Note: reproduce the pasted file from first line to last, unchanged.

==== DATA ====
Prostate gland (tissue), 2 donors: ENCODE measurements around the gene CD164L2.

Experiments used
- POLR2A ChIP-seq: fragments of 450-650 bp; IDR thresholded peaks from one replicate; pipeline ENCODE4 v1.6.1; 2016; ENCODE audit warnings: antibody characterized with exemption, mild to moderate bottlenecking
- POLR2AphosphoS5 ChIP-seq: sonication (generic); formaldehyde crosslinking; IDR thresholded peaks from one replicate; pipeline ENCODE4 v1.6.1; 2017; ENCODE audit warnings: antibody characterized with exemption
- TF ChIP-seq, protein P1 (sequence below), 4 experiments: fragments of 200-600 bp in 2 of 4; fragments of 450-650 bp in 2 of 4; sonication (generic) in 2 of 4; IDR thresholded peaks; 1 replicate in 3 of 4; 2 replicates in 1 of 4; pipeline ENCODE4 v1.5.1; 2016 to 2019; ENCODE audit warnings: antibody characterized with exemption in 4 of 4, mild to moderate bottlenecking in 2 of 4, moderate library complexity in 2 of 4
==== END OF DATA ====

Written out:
Prostate gland (tissue), 2 donors: ENCODE measurements around the gene CD164L2.

Experiments used
- POLR2A ChIP-seq: fragments of 450-650 bp; IDR thresholded peaks from one replicate; pipeline ENCODE4 v1.6.1; 2016; ENCODE audit warnings: antibody characterized with exemption, mild to moderate bottlenecking
- POLR2AphosphoS5 ChIP-seq: sonication (generic); formaldehyde crosslinking; IDR thresholded peaks from one replicate; pipeline ENCODE4 v1.6.1; 2017; ENCODE audit warnings: antibody characterized with exemption
- TF ChIP-seq, protein P1 (sequence below), 4 experiments: fragments of 200-600 bp in 2 of 4; fragments of 450-650 bp in 2 of 4; sonication (generic) in 2 of 4; IDR thresholded peaks; 1 replicate in 3 of 4; 2 replicates in 1 of 4; pipeline ENCODE4 v1.5.1; 2016 to 2019; ENCODE audit warnings: antibody characterized with exemption in 4 of 4, mild to moderate bottlenecking in 2 of 4, moderate library complexity in 2 of 4